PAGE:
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The thermoelastic effect in rigor muscle of the frog

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Small length changes were imposed on pairs of sartorius muscles fromRana temporaria andRana pipiens in rigor and the mechanical and thermal responses studied. Rigor was induced by soaking the muscles overnight at 0° C in a physiological salt solution containing 1.5m sodium azide and 0.4m sodium iodoacetate. Tension was measured at both the tibial and the pelvic ends of the preparation. Muscles were held at a steady tension of 20 to 76 kN m−2 and stretches or releases of 0.02 to 0.6 mm applied in pairs, with the initial change reversed several hundred milliseconds later.

Single stretches resulted in heat absorption and releases in heat production by the preparation. Net heat production resulted from complete cycles of length changes larger than 0.1 mm, whether the initial change was a stretch or a release. The heat produced by the complete cycle was attributed to the movement of the muscles over the thermopile. It was proportional to the difference in tension between the tibial and pelvic ends of the preparation and increased with the size and speed of the length change. Half the heat produced by a complete cycle of length changes was subtracted from the thermal response recorded in the first half-cycle to obtain the reversible component of the response. The reversible component was linearly related to the tension change for all sizes and speeds of length change which were studied, with the heat:tension ratio ranging from −0.0093 to −0.0179 in eleven muscles (mean −0.0128 ± 0.0009).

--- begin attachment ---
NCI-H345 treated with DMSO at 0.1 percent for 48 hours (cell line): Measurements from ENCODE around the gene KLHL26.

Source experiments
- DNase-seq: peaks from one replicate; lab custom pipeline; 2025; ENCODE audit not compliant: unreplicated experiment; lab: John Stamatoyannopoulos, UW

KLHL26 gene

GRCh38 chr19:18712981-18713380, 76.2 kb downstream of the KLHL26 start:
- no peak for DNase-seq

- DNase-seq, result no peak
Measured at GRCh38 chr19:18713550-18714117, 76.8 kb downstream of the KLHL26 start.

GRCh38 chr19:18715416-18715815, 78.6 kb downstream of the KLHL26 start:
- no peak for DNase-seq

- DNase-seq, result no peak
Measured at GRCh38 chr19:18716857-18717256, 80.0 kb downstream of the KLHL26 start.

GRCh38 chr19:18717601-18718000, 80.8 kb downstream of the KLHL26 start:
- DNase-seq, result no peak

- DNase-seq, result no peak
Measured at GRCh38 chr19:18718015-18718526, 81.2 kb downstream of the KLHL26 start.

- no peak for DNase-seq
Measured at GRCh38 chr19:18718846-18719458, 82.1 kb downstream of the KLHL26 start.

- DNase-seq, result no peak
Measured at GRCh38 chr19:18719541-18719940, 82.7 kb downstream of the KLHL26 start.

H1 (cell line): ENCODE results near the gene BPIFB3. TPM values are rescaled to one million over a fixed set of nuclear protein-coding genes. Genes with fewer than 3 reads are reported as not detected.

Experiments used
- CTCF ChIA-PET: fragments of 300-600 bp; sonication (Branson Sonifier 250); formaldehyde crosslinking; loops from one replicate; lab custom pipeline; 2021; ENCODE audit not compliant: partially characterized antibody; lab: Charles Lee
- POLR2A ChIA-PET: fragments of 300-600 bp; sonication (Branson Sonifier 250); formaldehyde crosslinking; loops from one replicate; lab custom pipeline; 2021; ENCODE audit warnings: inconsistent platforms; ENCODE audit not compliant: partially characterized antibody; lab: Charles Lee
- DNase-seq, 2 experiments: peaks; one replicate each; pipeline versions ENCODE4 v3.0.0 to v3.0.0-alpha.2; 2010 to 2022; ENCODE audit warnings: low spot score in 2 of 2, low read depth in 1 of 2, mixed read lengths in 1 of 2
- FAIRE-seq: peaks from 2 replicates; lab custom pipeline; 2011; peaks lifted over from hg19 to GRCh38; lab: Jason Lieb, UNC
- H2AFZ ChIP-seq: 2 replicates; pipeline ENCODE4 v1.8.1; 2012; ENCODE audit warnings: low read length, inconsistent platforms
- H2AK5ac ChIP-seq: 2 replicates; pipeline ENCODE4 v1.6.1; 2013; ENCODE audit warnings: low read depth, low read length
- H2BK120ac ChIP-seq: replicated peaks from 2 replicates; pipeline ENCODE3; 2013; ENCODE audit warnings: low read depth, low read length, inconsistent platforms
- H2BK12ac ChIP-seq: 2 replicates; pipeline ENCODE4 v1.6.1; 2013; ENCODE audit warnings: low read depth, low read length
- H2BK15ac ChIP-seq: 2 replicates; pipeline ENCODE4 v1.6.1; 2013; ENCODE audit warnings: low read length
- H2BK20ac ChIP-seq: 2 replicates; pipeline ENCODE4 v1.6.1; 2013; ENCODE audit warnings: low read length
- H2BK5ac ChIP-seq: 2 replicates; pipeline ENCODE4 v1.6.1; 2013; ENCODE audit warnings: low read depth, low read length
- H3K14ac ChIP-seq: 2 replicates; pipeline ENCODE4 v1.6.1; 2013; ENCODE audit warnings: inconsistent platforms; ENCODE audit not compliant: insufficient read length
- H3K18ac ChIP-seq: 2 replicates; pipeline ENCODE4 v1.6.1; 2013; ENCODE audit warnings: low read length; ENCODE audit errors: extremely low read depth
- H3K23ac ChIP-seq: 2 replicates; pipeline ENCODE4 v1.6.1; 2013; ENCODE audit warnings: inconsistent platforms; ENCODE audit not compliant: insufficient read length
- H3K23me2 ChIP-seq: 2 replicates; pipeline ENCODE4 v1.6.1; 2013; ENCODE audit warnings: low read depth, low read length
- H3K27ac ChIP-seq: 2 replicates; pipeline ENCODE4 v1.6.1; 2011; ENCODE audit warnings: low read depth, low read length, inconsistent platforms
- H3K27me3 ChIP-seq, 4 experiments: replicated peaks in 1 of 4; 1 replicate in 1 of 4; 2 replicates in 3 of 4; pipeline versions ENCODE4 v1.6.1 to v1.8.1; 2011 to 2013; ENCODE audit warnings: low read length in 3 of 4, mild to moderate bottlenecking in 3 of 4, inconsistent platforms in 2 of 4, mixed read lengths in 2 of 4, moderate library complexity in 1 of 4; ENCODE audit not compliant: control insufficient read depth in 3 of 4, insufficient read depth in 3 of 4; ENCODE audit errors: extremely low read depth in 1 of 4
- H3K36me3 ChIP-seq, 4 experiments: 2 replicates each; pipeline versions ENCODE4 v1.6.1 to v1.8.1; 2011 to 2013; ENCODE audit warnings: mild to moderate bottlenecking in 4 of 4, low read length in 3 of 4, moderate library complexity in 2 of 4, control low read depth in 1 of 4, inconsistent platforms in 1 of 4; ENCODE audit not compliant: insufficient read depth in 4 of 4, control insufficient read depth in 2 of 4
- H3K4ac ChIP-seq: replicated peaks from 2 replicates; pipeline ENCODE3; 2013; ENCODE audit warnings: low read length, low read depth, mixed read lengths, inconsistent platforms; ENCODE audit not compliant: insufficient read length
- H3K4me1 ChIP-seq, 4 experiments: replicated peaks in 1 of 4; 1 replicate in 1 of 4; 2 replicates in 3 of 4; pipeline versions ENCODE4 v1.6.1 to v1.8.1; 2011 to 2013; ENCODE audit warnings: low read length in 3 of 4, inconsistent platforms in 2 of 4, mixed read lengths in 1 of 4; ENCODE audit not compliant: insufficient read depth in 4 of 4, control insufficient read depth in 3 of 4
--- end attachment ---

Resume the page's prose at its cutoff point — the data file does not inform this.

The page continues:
The constancy of the heat:tension ratio in rigor muscles over a wide range of mechanical conditions indicates that the source of the thermal changes is the normal elasticity of the preparation. Since the size of the ratio is approximately the same as that measured in active muscles, the tension-dependent component of the thermal response to length changes applied to active muscles is probably also of elastic origin.

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Gilbert, S.H., Ford, L.E. The thermoelastic effect in rigor muscle of the frog. J Muscle Res Cell Motil 7, 35–46 (1986). https://doi.org/10.1007/BF01756200

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  • Sodium Azide
  • Heat Production
  • Length Change
  • Thermal Response
  • Complete Cycle